“They always preach about getting your arm to zero and getting your arm around fast,” Edwards said. “That’s already kind of become routine for me. I watch the film from our games and I don’t even notice it during the game, but my elbow is always getting to zero. They’ve also helped my accuracy a lot.”
Just the name alone invokes an image of intense competition that puts skill to the supreme test.
That is certainly what NFA had in mind when the Duel was born in 2010. And with each passing year, the competition has showcased more and more quarterback talent from across the United States and Canada.
Not only do youth, junior high and high school underclassmen travel from all over the country to match their talents against similar aged QBs, they have the opportunity to gain national – and international – attention.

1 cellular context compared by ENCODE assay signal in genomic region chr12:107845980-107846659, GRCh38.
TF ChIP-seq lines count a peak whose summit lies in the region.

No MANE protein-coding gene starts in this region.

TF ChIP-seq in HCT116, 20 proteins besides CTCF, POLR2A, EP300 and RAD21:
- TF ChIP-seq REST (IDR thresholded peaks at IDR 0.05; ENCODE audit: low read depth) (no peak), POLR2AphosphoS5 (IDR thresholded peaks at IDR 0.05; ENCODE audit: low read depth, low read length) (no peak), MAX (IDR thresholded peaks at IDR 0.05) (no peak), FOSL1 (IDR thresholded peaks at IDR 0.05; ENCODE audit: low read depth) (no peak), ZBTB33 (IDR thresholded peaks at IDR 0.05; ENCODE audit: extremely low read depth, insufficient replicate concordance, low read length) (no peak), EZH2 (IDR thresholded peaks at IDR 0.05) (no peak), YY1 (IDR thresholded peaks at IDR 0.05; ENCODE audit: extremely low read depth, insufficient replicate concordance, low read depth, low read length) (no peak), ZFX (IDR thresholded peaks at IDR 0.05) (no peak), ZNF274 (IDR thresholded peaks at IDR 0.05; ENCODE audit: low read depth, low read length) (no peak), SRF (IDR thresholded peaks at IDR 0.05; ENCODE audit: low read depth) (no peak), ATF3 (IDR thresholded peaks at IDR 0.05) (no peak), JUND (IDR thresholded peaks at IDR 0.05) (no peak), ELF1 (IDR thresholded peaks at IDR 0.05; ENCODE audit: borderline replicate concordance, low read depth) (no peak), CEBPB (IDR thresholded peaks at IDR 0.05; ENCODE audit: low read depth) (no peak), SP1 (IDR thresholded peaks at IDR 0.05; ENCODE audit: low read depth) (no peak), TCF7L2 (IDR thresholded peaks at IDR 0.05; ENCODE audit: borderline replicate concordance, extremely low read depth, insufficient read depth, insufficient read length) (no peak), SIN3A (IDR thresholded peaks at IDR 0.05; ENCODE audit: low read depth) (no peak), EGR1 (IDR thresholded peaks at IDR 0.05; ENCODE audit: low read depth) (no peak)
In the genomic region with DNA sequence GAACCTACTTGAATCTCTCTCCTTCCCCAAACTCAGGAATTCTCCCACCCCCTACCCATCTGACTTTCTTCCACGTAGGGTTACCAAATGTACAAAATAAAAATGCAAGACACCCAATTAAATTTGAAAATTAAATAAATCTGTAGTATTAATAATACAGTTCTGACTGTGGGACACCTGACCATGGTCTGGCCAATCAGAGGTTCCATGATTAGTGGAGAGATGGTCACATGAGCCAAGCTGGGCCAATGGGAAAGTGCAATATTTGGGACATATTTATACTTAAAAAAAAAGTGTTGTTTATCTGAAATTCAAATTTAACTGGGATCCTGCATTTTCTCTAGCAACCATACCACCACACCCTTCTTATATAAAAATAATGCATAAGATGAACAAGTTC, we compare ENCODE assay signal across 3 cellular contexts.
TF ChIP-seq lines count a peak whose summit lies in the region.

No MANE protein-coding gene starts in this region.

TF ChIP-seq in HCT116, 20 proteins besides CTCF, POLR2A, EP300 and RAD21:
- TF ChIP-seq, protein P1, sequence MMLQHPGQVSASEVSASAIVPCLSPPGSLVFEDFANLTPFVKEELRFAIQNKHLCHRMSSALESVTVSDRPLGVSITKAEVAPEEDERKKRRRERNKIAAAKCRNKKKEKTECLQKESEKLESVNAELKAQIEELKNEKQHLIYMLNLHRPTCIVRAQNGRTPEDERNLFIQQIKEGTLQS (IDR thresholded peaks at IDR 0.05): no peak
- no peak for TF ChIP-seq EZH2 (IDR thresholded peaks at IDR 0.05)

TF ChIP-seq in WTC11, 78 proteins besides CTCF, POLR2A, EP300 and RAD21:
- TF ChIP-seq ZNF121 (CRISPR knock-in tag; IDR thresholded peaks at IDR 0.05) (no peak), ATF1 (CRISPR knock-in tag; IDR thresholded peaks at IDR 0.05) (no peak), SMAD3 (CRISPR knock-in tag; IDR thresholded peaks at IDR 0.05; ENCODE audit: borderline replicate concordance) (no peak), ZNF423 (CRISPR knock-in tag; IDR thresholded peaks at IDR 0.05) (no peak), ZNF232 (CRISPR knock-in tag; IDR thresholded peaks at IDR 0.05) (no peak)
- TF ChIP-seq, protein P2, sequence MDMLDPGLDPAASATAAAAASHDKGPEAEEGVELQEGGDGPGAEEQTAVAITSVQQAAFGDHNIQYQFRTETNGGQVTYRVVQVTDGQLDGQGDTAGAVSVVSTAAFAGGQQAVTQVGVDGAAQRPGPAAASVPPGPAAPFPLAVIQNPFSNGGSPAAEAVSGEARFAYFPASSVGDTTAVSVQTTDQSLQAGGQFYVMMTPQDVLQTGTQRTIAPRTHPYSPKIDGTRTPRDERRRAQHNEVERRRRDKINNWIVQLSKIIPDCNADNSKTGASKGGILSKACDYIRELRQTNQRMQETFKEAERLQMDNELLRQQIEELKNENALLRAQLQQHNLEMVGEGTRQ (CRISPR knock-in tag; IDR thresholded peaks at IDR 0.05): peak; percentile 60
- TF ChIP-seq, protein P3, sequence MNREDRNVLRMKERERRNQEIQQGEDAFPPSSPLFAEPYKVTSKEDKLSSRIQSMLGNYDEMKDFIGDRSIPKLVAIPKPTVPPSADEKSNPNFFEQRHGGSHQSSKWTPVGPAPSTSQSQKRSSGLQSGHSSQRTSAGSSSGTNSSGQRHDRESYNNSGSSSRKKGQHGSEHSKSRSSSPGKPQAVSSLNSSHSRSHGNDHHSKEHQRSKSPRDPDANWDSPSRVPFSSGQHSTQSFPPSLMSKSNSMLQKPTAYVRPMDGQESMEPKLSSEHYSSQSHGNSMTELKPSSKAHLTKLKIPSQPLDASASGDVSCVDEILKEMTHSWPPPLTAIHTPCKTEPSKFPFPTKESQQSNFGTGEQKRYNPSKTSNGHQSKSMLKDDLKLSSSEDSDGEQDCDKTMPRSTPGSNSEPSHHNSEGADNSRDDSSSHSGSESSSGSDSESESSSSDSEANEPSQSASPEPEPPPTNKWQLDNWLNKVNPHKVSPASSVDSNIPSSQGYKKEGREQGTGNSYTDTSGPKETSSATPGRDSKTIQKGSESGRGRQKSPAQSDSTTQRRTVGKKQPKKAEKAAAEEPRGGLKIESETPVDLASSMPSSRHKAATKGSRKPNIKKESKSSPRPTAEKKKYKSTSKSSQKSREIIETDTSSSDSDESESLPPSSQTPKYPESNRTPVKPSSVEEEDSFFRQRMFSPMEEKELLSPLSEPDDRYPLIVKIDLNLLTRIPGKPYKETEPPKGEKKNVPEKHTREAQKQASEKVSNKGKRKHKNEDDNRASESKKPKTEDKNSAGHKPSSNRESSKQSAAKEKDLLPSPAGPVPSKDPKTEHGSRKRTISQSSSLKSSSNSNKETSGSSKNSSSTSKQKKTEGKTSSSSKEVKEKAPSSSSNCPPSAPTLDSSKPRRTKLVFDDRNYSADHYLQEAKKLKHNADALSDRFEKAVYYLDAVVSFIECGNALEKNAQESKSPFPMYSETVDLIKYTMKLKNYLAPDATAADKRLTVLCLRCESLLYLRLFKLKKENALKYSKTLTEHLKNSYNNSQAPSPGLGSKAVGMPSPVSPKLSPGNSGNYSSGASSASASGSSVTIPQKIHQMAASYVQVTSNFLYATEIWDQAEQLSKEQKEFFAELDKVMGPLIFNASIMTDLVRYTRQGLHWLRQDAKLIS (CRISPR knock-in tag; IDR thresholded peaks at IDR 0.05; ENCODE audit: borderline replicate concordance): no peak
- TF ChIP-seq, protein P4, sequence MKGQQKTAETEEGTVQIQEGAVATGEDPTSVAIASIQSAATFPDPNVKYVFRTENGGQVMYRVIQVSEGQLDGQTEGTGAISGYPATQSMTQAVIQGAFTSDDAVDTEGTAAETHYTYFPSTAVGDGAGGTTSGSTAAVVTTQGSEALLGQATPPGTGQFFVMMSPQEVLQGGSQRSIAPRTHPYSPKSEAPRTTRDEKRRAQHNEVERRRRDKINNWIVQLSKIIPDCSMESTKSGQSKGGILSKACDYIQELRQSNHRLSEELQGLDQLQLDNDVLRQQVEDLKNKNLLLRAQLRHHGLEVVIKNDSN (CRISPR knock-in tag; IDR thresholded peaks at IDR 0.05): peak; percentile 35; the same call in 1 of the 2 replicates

Xavier Tremblay got his first Duel invite this summer and he journeyed to Paul Brown Tiger Stadium in Massillon, Ohio, from his home in Laval, Quebec.
Tremblay speaks French, but his Duel excitement was not lost in translation.
“The Duel was an unforgettable experience for me in terms of development, technique and execution, as well as in terms of culture,” Tremblay said. “I was so impressed by everyone’s love for the sport of football.”
American or Canadian, there was one common thread among all of the Top 3 competitors at this year’s Duel. The summer success in Ohio carried directly into the season.
“I was third at the Duel (in 2014), so to finish first is an incredible achievement for me,” said Taden Blaise, who placed first among incoming juniors this year. “It defintely added to my persona as a quarterback. It was really cool because it put me on the map a little more.”